Supervisor: Dr Emma Hart
Thesis title: 'Economic and Financial Strategies of the British Catholic Community in the Age of Mercantilism, 1672-1781'
My thesis addresses and introduces the world of Catholic merchants. How they built-up their connections and how these connections created coherent trading zones. I approach their everyday activities and tactics and how they moved in the trading circuits of the British Empire. In Arundel Castle Archive, I have been studying the Aylwards’ papers, which are mainly the correspondence and accounts of John Aylward. He was a general import and export merchant and banker. His trade was with the West Indies, Spain, Italy, the Low Countries, France and England. John was one of the key representatives of catholic involvement in the British Empire, during the early eighteenth century.This evidence calls into question the extent to which the Catholic community was marginalised and highlights the dynamic nature of merchant and financial enterprises within the Empire.Therefore, I will offer a comprehensive study of their activities that will make a significant contribution to debates about the nature of the Atlantic World and the desire of scholars, who work in this field to move beyond the national borders that have tended to limit work to date. My project will contribute a clearer understanding of this branch of social and economic history of early modern Europe.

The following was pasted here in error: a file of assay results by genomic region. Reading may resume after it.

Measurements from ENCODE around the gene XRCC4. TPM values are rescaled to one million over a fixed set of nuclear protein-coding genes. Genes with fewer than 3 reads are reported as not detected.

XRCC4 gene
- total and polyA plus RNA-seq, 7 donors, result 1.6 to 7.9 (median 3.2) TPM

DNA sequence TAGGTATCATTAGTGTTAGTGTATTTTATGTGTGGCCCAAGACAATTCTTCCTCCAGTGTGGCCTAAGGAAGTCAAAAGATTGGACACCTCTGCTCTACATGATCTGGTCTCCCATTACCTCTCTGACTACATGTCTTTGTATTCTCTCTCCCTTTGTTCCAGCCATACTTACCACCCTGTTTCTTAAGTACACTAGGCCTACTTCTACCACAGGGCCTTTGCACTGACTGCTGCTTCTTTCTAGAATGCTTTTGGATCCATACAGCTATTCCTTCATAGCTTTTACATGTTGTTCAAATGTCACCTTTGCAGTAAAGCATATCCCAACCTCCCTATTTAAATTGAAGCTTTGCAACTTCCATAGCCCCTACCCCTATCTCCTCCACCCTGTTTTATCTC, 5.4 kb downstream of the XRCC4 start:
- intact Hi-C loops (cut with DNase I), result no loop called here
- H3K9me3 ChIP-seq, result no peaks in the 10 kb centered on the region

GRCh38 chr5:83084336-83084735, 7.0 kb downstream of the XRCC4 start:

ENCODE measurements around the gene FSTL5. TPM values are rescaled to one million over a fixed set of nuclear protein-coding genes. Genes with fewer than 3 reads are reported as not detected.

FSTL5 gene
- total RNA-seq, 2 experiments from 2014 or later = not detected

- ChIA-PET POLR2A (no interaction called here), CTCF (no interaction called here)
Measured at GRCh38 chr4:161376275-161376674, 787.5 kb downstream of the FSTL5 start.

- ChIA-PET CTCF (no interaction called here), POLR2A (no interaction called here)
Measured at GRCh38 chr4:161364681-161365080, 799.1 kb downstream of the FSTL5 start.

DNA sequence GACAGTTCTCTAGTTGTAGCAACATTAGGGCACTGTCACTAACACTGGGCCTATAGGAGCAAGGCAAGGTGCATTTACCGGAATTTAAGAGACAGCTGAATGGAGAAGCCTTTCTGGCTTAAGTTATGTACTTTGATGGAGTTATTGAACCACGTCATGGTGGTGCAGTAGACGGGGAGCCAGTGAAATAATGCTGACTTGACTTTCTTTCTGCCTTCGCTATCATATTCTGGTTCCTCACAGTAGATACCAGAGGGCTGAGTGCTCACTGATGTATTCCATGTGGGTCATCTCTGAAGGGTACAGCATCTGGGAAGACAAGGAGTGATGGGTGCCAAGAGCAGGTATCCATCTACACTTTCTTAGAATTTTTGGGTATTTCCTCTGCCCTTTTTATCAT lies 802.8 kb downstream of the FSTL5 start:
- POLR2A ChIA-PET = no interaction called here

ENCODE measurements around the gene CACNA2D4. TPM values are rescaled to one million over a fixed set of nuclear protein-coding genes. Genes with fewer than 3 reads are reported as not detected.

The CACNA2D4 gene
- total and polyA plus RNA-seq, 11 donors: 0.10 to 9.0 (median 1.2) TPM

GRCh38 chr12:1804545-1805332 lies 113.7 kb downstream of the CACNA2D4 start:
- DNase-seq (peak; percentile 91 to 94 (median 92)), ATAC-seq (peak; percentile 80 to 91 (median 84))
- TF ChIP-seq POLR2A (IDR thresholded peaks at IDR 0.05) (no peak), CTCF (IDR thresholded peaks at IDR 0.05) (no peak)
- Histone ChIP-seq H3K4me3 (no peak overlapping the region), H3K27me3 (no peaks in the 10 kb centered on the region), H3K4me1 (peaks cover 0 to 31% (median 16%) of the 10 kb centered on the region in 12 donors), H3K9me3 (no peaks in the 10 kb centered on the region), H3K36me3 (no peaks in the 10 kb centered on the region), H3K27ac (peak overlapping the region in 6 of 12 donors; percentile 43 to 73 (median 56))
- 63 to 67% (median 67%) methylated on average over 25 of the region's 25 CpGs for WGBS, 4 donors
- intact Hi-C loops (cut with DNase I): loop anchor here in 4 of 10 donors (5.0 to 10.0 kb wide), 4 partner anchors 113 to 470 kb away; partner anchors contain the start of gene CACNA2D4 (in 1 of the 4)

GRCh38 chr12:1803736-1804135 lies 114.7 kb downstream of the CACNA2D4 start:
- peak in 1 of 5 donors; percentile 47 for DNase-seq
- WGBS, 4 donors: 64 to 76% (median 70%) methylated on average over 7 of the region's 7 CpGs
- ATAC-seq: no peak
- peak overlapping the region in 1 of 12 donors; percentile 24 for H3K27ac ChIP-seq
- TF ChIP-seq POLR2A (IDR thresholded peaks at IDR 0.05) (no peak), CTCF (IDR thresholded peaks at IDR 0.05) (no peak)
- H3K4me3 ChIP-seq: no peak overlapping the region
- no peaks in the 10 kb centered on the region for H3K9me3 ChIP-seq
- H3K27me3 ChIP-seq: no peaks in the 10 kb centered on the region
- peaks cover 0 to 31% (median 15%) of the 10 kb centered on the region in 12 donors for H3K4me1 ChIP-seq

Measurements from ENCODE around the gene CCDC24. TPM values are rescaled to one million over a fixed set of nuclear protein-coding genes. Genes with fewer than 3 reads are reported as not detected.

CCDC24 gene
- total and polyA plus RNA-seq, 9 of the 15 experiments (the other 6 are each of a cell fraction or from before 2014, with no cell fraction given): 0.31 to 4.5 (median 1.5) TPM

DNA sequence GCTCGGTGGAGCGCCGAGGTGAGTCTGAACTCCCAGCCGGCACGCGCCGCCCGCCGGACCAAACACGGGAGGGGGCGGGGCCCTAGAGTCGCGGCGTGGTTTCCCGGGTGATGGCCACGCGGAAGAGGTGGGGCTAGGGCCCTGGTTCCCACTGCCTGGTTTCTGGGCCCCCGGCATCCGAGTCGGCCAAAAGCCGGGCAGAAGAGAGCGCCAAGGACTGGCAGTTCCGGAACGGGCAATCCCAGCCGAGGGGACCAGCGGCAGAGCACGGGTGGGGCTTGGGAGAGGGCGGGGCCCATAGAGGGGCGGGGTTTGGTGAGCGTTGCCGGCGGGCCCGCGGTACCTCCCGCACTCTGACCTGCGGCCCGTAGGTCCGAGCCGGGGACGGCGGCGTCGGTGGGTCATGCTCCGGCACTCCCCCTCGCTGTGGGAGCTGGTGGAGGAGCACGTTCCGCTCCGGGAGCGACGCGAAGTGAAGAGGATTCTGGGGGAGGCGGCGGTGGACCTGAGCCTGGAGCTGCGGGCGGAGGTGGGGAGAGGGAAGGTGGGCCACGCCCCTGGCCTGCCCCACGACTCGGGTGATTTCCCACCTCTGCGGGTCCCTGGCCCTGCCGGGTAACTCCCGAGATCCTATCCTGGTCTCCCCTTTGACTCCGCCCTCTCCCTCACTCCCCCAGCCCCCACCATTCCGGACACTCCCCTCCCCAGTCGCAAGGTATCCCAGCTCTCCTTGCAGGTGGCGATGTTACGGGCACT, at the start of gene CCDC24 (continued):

Previously my research interests have brought me to the Netherlands, where I studied the Dutch Catholic community during the Seventeenth Century. My Master dissertation has focused on the social conditions of this religious minority in the United Provinces, and their strategies of survival within the adverse Protestant scenario.
My interest on religious minorities has also seen a study about Protestants in Modern Italy. I studied the Roman Inquisition and its practices and attitudes towards dissenters.